Ideological partisanship doesn’t seem to matter much. It doesn’t have a consistent effect on considering counterarguments.
But social partisanship is different. High social partisans, people whose social identity is attached to a political party, are less receptive to ideas they believe are coming from an outparty. This is for both Republican and Democrat high social partisans. Strickler’s hypothesis was supported for social partisans.
At first glance, this is somewhat surprising. One might assume that the people who were committed to their party’s ideology - the specific policy proposals and party platform, who would be the ones least likely to consider counterarguments. But according to Strickler’s research, it is actually the folks who see a political party as their tribe who are the least interested in counterarguments.
Upon deeper reflection, though, it makes sense. High social partisans have a sense of “us” versus “them,” “we” against “they.” And regardless of the substance of an argument, the “we” must be defended. If you discuss gun control with a Republican social partisan, they don’t care about the merits of your arguments - they are defending “their people” and you are a woke socialist. Likewise, if you ask a progressive to consider that maybe the rise in children saying they are transgender is because of social influences, they don’t care about the merits of that argument. They must defend “their side”, and you are a transphobe.
A high social partisan looks at the individual and their group to determine how they should respond to an idea. Once they code the individual or idea as being from an outparty, the incivility starts. The person is insulted and labeled: “racist,” “transphobe,” “socialist,” or “groomer.” The ideas are intentionally distorted, interpreted in the worst possible way, and given no credibility.
In short, high social partisans are less likely to participate in civil, good faith political discussions. If the numbers from Dr. Strickler’s research are reflective of the American population, then over half of Americans have these characteristics. Yikes! Yes, this is why we are so uncivil.
What can be done about this?
First off, I don’t think we can do much about people who are high social partisans. In my view, people are identifying more with a political party these days because they lack options. I wrote a piece last year called The Big Smush, where I talked about the lack of identity-building possibilities for people. One’s religion, job, or hometown no longer has the power to help build one’s identity.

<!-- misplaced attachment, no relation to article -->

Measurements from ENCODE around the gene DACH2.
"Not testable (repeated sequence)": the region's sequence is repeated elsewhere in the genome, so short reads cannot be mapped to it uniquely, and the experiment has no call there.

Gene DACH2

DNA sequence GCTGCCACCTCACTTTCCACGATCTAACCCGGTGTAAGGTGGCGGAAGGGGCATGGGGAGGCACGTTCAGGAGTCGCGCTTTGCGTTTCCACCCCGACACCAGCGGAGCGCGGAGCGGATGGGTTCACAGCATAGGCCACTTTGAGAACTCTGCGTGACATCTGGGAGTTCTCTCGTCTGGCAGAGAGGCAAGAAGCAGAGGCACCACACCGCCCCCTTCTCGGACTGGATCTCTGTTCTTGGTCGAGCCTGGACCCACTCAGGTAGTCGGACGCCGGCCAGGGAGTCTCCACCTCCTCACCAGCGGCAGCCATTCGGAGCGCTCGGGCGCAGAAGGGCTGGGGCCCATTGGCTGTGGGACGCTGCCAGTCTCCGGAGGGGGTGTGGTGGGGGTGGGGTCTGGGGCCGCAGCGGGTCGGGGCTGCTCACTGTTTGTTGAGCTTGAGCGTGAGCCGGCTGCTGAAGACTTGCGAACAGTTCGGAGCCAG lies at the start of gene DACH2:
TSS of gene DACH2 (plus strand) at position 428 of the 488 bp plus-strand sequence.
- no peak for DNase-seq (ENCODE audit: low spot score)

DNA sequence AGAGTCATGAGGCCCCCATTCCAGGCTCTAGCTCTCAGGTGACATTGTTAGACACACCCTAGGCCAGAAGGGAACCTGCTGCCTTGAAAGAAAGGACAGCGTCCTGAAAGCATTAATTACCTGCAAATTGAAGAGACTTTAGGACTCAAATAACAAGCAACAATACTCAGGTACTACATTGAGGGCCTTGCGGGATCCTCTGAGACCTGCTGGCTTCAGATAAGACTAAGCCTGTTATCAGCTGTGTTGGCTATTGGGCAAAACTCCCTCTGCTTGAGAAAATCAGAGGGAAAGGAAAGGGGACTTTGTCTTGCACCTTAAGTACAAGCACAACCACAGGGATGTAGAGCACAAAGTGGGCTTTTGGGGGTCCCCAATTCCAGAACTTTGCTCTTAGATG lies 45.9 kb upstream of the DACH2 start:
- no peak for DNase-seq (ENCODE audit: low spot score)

But maybe we can accept that people will be social partisans and instead focus on developing spaces explicitly designed for discussions and consensus-building.
Our congress should have public, nonpartisan discussions. I am not talking about the political theater when congress is in session or the presidential debates we see every four years. I am talking about politicians committing to modeling respectful dialogue. We could have, for example, a televised or live-streamed event where a few congresspeople sit down and chat like regular people, sometimes agreeing, sometimes disagreeing.
Every locality has its community information meetings when there is significant new construction in the area, or the community wants to air their grievances about some issue (ex., A police chief meets with citizens after a police shooting). These are good. But we need more of them, and they need to be oriented towards understanding and exchanging ideas.
K - 12 schools can create instructional blocks that teach the values of consensus-building and how to do it. Colleges and universities can reinforce this. All 4-year colleges require students to earn 60 credits of general education, along with the credits they take for their major. Colleges should require 3 - 6 credits of coursework in their general education curriculum about civic education and the benefits of deliberative democracy.
These institutions can build safe spaces for civic dialogue and consensus-building. We can do this as a society. We just need the commitment.
I wonder if social partisanship decreases at the city/neighbourhood level compared to when discussing national issues.
For the experiment with social partisanship, I wonder if the results would have been altered if instead of being told about a view from the opposing side by the person running the experiment, the opposing view was introduced during an actual (online for my thought experiment) discussion with people from the opposing side. If so, would the size/composition of the group have any effect on the results? Would the presence of an audience for the discussion have an effect on the results? Would discussing a shared, non-political interest ahead of time influence the results?
Great article. Wish you had solutions. Here is a similar piece although the title is regrettable https://www.politico.com/news/magazine/2022/05/30/bill-bishop-tribalism-worse-polarization-trump-00035785